President Mnangagwa is being criticised for setting up an anti-corruption unit in his office. He should not be dissuaded at all. His critics are almost certainly the corrupt element in opposition and ruling party, fearing that the anti-corruption drive now has some teeth.

President Emmerson Mnangagwa appeared in a video yesterday pounding his fist, demanding that corruption "be dealt with now", as he announced the setting up of a special team of prosecutors in his office.

As soon as he announced this, lawyers and constitutionalists who have been silent all this time as corruption hollowed out the prosperity of Zimbabwe, came out of the woodworks to say the move was a violation of the constitution and a whole load of other nonsense.

And, yes, no apologies for calling it nonsense.

Corruption is a real cancer, the biggest contribution to Zimbabwe's poverty. The president must, by any means necessary, tackle it.

He made it clear that the Prosecutor General has informed him he does not have the human capacity to expeditiously deal with these matters. The public has also been insulting the President over the last couple of months saying he is not serious about prosecuting these cases, that they are taking too long to be finalised and so on.

It is worrisome that, after being silent as corruption ran rampant in Zimbabwe, the moment the president takes a stance that will actually mean action on the ground will be seen, we suddenly see all sorts of people coming out of the woodwork to complain that his move may not be constitutional and may be a conflict of interest.

So they would rather we remain with the status quo. No Zimbabwean would allow that. It would be a criminal dereliction of duty by the President to sit back and do nothing.

The most cited argument from the corruption apologists is that the President should have capacitated the bodies that are there already to be more effective.

That is nonsense because the issue goes beyond capacity.

Corruption in the Third World, including in Zimbabwe, tends to be endemic. Corruption  captures state institutions, so that so-called "independent bodies" end up corrupted themselves and ineffective.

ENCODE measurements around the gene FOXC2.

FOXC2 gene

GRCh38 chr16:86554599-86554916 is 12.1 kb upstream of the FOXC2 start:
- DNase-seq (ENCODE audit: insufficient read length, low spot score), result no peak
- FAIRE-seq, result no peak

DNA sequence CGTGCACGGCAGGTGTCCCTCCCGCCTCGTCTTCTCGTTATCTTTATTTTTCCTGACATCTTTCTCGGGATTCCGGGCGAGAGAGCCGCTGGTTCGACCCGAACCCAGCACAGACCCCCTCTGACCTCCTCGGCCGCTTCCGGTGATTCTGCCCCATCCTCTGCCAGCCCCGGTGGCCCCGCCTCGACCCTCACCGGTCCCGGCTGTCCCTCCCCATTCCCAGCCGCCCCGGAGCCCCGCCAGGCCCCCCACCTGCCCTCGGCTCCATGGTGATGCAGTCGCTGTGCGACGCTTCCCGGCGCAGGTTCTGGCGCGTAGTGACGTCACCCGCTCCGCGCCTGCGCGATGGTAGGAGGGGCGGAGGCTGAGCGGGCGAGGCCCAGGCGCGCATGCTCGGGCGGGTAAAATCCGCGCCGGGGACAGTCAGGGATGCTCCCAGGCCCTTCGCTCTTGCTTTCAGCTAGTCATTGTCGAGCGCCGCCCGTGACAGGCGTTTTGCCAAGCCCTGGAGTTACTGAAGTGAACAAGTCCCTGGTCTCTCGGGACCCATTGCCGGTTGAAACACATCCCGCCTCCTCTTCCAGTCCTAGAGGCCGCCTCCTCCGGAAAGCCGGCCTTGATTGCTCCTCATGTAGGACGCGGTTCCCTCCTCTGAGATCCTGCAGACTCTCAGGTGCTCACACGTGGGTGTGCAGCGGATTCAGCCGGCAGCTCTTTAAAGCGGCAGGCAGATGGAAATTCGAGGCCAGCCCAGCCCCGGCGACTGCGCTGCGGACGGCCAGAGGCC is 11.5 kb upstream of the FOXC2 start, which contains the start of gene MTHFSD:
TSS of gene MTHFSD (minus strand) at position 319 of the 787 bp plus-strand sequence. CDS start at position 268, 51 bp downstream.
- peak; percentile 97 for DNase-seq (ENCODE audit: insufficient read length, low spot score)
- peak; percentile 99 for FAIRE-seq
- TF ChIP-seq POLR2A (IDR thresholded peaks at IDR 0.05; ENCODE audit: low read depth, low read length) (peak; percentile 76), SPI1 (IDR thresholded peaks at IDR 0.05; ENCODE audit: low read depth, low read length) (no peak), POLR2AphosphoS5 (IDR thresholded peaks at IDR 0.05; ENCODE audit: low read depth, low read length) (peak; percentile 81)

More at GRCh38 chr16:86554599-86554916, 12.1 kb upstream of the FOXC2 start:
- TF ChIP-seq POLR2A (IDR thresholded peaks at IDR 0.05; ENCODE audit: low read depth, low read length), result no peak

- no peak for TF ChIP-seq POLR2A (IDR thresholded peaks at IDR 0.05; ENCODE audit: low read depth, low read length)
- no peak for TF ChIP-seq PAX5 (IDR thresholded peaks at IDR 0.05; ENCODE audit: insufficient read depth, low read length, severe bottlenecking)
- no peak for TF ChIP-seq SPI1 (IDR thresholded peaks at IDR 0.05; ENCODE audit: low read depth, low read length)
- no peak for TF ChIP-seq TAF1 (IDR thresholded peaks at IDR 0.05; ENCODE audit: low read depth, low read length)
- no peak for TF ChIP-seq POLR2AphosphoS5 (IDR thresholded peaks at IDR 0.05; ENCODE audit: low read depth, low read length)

The best way to tackle this is what ED has done. It becomes very difficult for a person of power or means to infiltrate the President's office and corrupt that institution.

The objection therefore, has to be seen in that context. The people objecting to this are doing so only because they fear that this anti-corruption drive will now actually get some teeth.

One reason they would object is that, if their sympathy is with the opposition, the effectiveness of this new arrangement just before an election will move electoral mountains for President Mnangagwa and ZANU PF.

If they are within ZANU PF and are objecting, it then can only mean that they are afraid that this latest move will result in the neutralising of any influence-peddling that could have allowed them to escape censure or arrest as a result of their corrupt activities.

At the end of the day, Mnangagwa's approach must be applauded.

There will never be any moral equivalence between ED's alleged constitutional ambivalence in this case and the untold damage, poverty and denial of a prosperous future that failing to decisively deal with corruption will visit on the country.

Investors are applauding this move, because it means if any official asks them for anything underhand, they can not report directly to a dedicated team in the President's Office, instead of reporting to someone else, who may be captured and who would not escalate or prosecute the matter nor even act on it.

ED would do well ignore these naysayers, his people are behind him on this. Comments on his Facebook page clearly show that 99% of Zimbabweans support this move. That is all that matters.

His critics on this one can take that, put it in their pipes and smoke it.


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